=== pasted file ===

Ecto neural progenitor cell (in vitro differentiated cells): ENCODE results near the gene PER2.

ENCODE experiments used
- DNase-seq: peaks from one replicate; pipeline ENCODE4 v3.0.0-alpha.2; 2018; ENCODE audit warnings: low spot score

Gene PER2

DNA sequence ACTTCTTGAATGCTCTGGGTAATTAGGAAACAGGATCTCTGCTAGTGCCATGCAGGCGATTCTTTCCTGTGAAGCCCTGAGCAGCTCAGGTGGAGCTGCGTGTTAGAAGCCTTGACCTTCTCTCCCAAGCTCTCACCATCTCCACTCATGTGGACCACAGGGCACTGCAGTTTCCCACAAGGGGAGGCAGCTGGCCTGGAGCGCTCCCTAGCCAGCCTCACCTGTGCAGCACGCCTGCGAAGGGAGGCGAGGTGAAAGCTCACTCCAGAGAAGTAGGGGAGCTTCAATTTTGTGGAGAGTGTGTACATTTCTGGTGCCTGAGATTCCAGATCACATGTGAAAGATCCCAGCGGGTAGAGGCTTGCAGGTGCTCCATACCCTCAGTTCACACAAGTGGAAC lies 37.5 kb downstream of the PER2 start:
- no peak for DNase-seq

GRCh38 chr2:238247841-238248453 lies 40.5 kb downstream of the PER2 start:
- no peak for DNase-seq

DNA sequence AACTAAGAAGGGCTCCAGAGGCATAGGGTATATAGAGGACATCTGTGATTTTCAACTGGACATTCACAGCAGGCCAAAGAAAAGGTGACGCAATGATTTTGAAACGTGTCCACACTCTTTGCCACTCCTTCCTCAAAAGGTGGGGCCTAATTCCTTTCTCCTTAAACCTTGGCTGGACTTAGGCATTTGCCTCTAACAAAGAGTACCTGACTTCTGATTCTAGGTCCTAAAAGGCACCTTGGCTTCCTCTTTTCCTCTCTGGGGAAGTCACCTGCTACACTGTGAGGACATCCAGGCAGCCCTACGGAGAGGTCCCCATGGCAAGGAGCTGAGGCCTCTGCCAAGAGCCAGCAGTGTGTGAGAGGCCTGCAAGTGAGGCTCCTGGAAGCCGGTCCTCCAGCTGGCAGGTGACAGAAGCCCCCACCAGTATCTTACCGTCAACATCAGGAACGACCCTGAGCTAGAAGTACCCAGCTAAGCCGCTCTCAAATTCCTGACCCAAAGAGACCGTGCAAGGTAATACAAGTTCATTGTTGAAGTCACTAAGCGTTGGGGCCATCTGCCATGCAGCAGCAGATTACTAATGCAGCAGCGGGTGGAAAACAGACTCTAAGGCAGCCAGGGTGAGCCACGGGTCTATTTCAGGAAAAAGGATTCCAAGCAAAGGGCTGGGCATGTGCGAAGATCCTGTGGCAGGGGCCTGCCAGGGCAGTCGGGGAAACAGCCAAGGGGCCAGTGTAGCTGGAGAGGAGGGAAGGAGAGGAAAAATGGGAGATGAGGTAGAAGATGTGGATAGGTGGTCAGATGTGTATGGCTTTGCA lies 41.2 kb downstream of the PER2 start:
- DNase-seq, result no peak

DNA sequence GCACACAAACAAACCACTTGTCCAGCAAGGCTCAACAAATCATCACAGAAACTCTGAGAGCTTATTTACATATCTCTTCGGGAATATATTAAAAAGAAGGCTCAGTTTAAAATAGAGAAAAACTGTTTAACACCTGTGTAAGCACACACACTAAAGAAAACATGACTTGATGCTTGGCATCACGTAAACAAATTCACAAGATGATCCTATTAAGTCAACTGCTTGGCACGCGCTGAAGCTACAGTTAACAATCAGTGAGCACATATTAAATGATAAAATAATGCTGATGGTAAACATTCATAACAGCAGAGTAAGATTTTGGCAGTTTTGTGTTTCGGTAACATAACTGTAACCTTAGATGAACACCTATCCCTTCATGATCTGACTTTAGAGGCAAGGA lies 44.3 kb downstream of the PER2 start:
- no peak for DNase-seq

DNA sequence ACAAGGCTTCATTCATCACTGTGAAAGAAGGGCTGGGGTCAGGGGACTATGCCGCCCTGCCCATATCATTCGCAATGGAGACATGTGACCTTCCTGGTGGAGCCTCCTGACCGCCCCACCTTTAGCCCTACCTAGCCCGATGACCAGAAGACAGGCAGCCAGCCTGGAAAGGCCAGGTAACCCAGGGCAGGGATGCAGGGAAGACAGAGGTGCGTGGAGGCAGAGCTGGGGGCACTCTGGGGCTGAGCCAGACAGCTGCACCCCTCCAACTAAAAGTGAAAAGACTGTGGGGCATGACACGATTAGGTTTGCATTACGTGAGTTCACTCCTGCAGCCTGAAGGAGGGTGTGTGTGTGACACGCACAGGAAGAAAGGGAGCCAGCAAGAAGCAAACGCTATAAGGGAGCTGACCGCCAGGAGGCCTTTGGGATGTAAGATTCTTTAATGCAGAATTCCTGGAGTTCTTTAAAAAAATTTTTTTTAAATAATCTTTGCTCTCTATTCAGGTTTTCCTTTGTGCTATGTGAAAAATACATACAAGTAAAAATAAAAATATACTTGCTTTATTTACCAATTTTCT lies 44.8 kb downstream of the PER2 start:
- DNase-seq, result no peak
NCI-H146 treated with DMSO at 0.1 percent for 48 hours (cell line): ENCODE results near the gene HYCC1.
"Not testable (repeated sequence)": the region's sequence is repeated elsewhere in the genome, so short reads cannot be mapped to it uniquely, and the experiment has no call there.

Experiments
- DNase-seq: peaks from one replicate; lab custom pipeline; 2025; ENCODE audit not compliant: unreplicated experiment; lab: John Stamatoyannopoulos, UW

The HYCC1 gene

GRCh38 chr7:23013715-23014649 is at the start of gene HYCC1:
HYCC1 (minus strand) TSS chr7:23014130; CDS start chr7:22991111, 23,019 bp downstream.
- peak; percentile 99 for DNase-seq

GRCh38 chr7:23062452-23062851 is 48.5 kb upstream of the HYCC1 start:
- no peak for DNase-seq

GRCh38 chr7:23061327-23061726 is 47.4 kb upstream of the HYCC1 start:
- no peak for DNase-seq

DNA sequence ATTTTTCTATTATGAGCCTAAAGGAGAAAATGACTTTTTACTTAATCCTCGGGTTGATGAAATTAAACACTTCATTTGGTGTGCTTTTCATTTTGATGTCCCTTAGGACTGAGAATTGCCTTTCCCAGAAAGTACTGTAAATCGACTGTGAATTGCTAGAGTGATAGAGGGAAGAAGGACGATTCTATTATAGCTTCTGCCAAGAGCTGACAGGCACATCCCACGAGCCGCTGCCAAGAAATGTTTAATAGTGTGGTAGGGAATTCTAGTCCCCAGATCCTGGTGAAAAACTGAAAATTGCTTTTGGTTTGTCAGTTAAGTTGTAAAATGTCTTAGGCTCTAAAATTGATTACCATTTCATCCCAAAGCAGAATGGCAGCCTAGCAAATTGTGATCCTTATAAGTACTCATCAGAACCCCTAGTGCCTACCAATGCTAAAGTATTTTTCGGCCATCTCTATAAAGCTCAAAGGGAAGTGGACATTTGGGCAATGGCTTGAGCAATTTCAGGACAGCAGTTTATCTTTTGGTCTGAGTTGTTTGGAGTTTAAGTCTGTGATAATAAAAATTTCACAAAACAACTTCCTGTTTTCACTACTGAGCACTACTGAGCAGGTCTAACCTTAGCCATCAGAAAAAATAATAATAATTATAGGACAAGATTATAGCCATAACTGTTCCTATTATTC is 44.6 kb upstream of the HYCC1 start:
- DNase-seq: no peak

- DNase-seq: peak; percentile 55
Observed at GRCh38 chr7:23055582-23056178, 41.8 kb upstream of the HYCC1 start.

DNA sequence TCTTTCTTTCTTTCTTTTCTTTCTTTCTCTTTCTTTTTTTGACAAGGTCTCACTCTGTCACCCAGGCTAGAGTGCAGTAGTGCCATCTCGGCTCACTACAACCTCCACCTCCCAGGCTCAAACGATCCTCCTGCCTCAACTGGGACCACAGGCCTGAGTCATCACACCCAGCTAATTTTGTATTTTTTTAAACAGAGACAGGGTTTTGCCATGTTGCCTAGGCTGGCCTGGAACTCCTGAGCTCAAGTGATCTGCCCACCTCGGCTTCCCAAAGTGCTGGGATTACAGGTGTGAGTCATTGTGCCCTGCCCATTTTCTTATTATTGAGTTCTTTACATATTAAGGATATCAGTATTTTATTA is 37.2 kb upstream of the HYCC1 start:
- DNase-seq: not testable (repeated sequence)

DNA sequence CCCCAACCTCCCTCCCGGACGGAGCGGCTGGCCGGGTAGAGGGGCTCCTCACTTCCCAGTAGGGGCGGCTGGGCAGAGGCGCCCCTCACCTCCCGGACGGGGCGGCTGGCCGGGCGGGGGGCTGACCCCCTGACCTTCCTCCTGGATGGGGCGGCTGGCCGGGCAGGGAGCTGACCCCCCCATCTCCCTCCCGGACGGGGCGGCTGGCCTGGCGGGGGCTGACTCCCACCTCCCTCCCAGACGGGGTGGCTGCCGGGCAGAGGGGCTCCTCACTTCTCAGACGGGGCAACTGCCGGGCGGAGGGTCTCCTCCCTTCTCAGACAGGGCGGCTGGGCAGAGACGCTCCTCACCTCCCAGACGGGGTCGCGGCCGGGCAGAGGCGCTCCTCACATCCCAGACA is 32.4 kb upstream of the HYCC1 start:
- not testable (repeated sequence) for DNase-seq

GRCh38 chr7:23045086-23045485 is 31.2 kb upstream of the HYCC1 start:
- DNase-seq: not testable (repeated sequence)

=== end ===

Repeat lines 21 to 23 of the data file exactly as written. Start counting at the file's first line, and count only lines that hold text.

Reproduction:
HYCC1 (minus strand) TSS chr7:23014130; CDS start chr7:22991111, 23,019 bp downstream.
- peak; percentile 99 for DNase-seq

GRCh38 chr7:23062452-23062851 is 48.5 kb upstream of the HYCC1 start: